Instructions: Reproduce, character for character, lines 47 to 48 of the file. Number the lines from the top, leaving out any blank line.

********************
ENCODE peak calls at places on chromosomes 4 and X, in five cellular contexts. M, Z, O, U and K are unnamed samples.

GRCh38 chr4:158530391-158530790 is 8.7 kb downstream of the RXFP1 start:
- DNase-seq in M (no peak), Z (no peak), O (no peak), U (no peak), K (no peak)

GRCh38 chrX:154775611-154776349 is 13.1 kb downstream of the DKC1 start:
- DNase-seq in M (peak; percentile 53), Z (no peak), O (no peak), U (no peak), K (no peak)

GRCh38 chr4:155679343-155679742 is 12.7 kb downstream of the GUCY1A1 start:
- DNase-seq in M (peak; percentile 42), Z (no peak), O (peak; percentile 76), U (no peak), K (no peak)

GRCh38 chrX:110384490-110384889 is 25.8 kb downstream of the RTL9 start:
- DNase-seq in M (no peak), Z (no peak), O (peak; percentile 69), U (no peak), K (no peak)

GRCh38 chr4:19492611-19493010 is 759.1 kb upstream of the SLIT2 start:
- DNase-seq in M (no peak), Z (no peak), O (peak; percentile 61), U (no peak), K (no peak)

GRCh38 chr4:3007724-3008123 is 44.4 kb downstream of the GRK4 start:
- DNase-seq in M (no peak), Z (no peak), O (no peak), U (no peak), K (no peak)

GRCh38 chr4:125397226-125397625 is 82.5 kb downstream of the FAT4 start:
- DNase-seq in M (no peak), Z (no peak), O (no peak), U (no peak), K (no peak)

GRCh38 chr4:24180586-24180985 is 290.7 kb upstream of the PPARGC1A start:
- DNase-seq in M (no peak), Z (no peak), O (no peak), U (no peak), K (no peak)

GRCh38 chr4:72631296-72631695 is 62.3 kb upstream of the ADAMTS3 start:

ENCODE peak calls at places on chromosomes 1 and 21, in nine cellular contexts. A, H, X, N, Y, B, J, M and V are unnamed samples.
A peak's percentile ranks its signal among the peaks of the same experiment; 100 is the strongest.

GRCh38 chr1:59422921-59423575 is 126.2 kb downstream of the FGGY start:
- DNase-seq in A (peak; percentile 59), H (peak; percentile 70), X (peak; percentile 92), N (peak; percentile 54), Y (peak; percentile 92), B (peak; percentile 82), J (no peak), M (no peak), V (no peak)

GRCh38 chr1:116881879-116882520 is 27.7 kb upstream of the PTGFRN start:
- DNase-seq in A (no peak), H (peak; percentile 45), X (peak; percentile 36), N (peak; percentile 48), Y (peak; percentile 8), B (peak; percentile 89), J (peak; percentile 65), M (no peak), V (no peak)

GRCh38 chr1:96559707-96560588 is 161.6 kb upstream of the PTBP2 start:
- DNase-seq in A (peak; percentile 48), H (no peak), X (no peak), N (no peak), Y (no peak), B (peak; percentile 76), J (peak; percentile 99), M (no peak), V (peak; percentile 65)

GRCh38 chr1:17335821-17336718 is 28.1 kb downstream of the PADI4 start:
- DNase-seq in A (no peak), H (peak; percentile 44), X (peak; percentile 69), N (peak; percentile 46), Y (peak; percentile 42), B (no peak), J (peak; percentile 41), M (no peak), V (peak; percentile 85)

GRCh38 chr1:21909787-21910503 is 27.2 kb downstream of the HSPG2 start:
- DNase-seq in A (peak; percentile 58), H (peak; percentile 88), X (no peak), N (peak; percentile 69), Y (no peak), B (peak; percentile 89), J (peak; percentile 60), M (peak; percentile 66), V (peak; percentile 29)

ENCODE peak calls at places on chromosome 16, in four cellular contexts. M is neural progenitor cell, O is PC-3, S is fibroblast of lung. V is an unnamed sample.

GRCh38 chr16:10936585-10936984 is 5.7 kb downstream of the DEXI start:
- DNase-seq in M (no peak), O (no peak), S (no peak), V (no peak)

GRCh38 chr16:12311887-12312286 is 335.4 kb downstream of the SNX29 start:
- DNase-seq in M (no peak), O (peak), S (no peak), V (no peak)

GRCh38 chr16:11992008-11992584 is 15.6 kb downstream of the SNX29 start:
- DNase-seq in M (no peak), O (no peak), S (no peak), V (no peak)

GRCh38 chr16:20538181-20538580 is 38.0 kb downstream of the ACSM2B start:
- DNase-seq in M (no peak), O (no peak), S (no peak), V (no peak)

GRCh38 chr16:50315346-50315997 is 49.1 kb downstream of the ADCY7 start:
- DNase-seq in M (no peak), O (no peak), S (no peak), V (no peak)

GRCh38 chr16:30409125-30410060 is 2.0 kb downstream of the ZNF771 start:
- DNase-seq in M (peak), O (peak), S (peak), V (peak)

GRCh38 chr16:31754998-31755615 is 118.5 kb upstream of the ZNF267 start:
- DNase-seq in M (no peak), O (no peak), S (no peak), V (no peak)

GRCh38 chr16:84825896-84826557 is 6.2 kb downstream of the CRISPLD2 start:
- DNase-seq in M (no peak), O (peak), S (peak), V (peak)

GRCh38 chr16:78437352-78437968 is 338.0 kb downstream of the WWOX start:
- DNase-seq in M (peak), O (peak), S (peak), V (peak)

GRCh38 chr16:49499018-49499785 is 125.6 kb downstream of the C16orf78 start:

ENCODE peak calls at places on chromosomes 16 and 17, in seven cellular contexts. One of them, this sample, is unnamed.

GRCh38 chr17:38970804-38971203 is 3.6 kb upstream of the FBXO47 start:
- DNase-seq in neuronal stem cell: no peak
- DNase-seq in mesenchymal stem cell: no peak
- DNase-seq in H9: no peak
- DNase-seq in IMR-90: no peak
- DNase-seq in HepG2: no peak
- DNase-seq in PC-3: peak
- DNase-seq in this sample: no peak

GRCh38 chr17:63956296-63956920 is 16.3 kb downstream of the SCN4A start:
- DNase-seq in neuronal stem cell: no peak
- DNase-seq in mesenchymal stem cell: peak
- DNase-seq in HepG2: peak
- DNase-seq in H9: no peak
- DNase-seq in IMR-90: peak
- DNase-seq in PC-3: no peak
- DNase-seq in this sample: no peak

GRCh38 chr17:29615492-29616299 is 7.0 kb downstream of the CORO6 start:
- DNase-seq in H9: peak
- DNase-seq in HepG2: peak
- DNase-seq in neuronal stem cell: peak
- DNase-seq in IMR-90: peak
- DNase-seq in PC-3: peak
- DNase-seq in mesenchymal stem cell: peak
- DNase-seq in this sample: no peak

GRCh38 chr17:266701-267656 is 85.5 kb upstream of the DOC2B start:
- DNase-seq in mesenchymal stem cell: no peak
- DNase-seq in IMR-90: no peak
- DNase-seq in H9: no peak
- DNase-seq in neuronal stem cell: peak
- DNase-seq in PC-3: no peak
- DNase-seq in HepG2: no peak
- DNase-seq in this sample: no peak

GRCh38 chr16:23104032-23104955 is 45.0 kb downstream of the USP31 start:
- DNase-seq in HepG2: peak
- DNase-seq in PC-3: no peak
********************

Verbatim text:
- DNase-seq in M (no peak), O (peak), S (peak), V (peak)

GRCh38 chr16:78437352-78437968 is 338.0 kb downstream of the WWOX start: